Addiction & Recovery

Alcoholics Anonymous

Alcoholics Anonymous (AA) is a fellowship of people who come together to solve their addiction problem with drinking alcohol. It doesn’t cost anything to attend AA meetings or become a member of a local meeting group or service committee. There are no age or education requirements to participate. Membership is open to anyone who wants to do something about their drinking problem. AA’s primary purpose is to help alcoholics achieve sobriety. AA meetings are held all over the world, and there are many different types of meetings available. Some meetings are open to anyone, while others are closed to alcoholics only. There are also meetings for specific groups of people, such as women or men, professionals, young people, or people who have been through rehab.

The AA program is based on the 12 Steps, which are a set of guidelines for living a sober life. The Steps are not religious, but they do involve a spiritual component. AA members believe that they can achieve sobriety by helping others, and they often share their experiences with other alcoholics at meetings. AA has been helping alcoholics recover for over 80 years. It is a free and anonymous program, and it has helped millions of people achieve sobriety. If you are struggling with alcohol abuse, AA can help.


Alcoholics Anonymous

Narcotics Anonymous

Narcotics Anonymous (NA) is a fellowship of people who share their experience, strength, and hope with each other in order to solve their common problem and help others recover from addiction. NA is not affiliated with any religious or secular organization, but it does have a spiritual basis. The twelve steps of NA are a program of spiritual and moral improvement that help members to recover from addiction and live a sober life.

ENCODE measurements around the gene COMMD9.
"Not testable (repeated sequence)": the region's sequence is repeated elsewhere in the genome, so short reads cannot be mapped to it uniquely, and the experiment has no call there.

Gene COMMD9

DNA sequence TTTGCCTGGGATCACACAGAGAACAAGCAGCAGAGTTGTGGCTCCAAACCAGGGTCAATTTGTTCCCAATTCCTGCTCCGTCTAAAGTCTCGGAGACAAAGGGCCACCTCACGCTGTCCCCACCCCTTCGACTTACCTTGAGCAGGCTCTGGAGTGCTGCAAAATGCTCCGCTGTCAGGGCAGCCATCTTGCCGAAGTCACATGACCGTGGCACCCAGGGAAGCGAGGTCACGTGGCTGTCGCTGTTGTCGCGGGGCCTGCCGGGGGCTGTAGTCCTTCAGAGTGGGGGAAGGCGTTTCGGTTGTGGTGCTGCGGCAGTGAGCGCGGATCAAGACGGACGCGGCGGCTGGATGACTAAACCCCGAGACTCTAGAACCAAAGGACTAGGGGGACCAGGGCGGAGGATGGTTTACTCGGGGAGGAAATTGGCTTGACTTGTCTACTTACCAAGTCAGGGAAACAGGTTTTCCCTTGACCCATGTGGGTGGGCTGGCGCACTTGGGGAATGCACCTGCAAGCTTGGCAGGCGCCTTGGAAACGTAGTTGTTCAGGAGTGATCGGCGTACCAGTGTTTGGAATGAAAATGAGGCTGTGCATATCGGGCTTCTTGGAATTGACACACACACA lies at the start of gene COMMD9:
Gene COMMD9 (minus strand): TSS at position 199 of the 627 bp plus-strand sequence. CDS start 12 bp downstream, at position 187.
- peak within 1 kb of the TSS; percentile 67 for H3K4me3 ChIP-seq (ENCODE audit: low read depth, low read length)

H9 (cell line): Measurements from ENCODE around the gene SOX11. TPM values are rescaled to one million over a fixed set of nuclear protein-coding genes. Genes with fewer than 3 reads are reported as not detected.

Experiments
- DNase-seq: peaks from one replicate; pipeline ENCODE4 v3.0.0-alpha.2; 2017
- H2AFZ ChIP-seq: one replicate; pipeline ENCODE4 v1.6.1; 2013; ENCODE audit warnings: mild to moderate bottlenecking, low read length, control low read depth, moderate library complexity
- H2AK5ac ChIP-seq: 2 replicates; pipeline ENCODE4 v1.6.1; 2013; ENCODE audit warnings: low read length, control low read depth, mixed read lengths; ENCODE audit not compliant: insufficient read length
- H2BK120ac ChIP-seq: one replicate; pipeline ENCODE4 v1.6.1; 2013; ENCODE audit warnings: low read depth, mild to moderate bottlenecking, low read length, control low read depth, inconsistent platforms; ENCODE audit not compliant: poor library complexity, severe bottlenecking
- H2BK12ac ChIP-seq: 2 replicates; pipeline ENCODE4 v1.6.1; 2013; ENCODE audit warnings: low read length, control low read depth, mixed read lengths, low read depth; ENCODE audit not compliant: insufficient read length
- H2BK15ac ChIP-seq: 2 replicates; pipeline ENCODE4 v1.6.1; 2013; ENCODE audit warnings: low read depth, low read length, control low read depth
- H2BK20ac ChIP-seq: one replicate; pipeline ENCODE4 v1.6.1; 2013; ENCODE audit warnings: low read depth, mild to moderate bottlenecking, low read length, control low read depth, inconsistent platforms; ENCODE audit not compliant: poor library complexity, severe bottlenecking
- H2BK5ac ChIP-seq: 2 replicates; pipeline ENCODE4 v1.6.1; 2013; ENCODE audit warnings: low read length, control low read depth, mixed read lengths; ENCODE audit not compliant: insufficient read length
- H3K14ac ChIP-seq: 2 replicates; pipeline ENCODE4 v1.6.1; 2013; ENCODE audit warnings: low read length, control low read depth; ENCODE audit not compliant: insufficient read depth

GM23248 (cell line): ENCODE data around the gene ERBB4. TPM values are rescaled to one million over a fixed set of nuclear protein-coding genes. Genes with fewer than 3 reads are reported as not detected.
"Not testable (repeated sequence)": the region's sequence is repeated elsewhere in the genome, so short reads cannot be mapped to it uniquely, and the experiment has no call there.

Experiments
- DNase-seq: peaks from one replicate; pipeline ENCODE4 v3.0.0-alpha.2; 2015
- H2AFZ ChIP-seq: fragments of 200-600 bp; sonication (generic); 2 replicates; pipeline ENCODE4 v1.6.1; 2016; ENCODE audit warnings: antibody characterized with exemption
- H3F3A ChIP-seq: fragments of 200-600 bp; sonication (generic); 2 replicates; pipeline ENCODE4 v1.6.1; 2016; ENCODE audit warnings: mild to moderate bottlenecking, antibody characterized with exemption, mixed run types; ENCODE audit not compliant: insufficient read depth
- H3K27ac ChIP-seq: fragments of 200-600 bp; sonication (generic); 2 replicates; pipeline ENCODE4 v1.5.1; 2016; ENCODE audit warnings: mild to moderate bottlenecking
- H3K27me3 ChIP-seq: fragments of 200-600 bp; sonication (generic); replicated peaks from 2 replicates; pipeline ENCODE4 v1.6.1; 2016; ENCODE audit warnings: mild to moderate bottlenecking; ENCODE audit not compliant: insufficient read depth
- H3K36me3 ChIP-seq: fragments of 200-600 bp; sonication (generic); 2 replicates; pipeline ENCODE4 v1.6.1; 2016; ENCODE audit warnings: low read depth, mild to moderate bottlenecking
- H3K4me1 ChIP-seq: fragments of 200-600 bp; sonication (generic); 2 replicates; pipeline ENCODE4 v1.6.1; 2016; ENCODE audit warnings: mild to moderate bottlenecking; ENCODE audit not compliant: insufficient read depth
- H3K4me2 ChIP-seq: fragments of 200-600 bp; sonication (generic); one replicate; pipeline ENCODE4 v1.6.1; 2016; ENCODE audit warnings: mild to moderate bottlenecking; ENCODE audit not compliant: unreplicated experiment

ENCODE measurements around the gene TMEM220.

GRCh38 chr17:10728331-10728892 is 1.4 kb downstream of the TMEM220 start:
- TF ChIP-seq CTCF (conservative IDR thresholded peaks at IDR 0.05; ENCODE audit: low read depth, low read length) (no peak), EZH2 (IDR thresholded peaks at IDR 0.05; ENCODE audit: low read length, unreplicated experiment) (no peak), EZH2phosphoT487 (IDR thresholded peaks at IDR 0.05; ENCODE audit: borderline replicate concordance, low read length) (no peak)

The twelve steps of NA are similar to the twelve steps of Alcoholics Anonymous (AA), but there are some key differences. For example, NA’s second step does not refer to God specifically, but rather to a “Power greater than ourselves.” This allows members of NA to define their own higher power, whether it is a religious deity, a spiritual force, or something else entirely. Another difference between NA and AA is that NA does not have a specific focus on alcohol. NA members are welcome to have been addicted to any drug, including alcohol, but the program does not specifically address alcohol addiction. This makes NA a more inclusive program for people who are struggling with addiction to a variety of substances.

NA is a free program, and there are no dues or fees to participate. Meetings are held all over the world, and there are online meetings available for people who cannot attend in person. NA is a non-judgmental program, and members are welcome regardless of their age, race, gender, sexual orientation, or religious beliefs. If you or someone you know is struggling with addiction, NA can be a valuable resource. The twelve steps of NA have helped millions of people to recover from addiction and live sober lives. If you are interested in learning more about NA, you can visit the NA website or call the NA helpline. Here are some of the similarities between NA and other 12-step fellowships:

  • They are all based on the 12 steps of Alcoholics Anonymous.
  • They are all free to attend.
  • They all offer a supportive community of people who understand what it is like to struggle with addiction.

Here are some of the differences between NA and other 12-step fellowships:

  • NA does not specifically focus on alcohol addiction.
  • NA’s second step does not refer to God specifically.
  • NA meetings are more likely to be secular in nature.

Ultimately, the best way to decide which 12-step fellowship is right for you is to attend meetings of different fellowships and see which one feels the most comfortable.


Narcotics Anonymous